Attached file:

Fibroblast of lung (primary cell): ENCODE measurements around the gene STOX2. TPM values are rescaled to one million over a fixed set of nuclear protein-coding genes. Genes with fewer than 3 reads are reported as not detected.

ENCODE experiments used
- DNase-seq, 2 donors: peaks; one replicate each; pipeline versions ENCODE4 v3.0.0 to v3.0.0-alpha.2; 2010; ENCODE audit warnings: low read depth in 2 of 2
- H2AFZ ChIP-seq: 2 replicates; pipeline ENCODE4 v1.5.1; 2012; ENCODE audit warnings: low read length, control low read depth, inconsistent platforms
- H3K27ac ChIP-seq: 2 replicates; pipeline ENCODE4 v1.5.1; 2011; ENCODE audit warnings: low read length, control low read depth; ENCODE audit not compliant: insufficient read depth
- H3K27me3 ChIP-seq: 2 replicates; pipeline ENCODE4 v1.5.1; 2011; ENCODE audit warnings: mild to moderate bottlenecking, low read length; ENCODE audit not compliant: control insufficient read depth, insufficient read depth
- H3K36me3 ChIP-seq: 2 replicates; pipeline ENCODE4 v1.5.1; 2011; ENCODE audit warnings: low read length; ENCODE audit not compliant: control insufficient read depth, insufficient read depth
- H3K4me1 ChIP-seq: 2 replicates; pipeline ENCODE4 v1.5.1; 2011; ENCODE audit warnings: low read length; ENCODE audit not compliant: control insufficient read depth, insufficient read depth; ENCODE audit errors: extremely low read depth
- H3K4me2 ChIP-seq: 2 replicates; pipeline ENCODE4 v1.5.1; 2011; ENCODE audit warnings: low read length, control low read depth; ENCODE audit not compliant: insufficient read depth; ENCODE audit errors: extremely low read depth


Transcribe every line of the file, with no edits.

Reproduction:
Fibroblast of lung (primary cell): ENCODE measurements around the gene STOX2. TPM values are rescaled to one million over a fixed set of nuclear protein-coding genes. Genes with fewer than 3 reads are reported as not detected.

ENCODE experiments used
- DNase-seq, 2 donors: peaks; one replicate each; pipeline versions ENCODE4 v3.0.0 to v3.0.0-alpha.2; 2010; ENCODE audit warnings: low read depth in 2 of 2
- H2AFZ ChIP-seq: 2 replicates; pipeline ENCODE4 v1.5.1; 2012; ENCODE audit warnings: low read length, control low read depth, inconsistent platforms
- H3K27ac ChIP-seq: 2 replicates; pipeline ENCODE4 v1.5.1; 2011; ENCODE audit warnings: low read length, control low read depth; ENCODE audit not compliant: insufficient read depth
- H3K27me3 ChIP-seq: 2 replicates; pipeline ENCODE4 v1.5.1; 2011; ENCODE audit warnings: mild to moderate bottlenecking, low read length; ENCODE audit not compliant: control insufficient read depth, insufficient read depth
- H3K36me3 ChIP-seq: 2 replicates; pipeline ENCODE4 v1.5.1; 2011; ENCODE audit warnings: low read length; ENCODE audit not compliant: control insufficient read depth, insufficient read depth
- H3K4me1 ChIP-seq: 2 replicates; pipeline ENCODE4 v1.5.1; 2011; ENCODE audit warnings: low read length; ENCODE audit not compliant: control insufficient read depth, insufficient read depth; ENCODE audit errors: extremely low read depth
- H3K4me2 ChIP-seq: 2 replicates; pipeline ENCODE4 v1.5.1; 2011; ENCODE audit warnings: low read length, control low read depth; ENCODE audit not compliant: insufficient read depth; ENCODE audit errors: extremely low read depth